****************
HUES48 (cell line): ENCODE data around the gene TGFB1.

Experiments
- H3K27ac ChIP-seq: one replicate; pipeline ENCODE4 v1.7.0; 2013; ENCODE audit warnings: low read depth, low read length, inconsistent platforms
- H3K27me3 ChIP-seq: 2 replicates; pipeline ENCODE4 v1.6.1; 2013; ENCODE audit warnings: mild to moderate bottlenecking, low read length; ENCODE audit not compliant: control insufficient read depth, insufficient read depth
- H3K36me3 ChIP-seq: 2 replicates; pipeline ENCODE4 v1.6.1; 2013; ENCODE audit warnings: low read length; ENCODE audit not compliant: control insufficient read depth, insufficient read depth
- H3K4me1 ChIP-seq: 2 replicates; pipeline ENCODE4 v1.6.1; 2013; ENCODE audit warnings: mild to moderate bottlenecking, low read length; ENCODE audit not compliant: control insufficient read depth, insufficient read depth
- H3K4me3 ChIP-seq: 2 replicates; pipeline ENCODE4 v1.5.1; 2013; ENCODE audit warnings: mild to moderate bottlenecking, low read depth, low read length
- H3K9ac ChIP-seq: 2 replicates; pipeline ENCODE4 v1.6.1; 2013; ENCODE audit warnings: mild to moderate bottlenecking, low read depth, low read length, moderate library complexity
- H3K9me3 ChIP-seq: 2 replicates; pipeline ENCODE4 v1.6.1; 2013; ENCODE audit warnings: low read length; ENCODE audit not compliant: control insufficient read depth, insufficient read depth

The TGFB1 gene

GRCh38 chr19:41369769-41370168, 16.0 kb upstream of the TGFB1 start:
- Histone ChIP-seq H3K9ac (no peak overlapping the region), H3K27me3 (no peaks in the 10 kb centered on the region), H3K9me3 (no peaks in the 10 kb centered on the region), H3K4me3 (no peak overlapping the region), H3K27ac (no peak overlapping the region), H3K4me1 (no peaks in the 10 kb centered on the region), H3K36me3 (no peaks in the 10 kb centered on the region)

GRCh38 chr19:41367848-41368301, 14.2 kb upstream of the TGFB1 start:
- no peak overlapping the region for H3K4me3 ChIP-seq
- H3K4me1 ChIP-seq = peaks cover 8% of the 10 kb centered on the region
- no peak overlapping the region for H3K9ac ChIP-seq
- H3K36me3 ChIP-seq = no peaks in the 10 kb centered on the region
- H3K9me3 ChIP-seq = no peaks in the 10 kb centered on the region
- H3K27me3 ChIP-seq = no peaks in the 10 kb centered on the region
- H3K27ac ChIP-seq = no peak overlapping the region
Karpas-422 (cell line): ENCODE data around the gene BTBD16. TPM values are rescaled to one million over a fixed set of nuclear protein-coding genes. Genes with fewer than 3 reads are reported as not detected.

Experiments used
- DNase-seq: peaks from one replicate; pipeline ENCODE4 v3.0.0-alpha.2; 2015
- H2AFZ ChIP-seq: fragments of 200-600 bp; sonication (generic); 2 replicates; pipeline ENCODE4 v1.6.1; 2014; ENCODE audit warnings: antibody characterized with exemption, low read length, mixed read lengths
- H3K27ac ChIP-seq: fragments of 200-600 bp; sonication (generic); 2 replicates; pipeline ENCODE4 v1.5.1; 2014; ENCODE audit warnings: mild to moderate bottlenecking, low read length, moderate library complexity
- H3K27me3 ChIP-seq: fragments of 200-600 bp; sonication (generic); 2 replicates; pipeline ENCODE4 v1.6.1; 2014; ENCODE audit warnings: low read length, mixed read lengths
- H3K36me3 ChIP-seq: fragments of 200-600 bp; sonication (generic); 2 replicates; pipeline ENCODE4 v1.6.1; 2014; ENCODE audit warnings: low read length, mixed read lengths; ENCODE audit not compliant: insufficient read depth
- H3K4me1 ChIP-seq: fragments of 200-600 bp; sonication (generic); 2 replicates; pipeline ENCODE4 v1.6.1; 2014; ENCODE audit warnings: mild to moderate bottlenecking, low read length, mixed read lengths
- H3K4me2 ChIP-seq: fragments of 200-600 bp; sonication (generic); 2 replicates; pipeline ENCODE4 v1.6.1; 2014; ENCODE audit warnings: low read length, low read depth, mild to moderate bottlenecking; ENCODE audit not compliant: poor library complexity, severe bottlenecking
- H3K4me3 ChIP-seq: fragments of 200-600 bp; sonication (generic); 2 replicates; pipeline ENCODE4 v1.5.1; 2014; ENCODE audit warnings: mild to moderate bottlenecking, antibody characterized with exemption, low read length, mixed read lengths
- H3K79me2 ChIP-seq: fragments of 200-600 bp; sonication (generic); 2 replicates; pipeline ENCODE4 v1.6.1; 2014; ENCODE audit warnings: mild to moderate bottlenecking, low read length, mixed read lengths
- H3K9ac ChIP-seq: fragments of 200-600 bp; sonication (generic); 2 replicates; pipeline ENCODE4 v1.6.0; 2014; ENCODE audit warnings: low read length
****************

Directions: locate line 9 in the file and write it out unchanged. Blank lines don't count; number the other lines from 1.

- H3K9me3 ChIP-seq: 2 replicates; pipeline ENCODE4 v1.6.1; 2013; ENCODE audit warnings: low read length; ENCODE audit not compliant: control insufficient read depth, insufficient read depth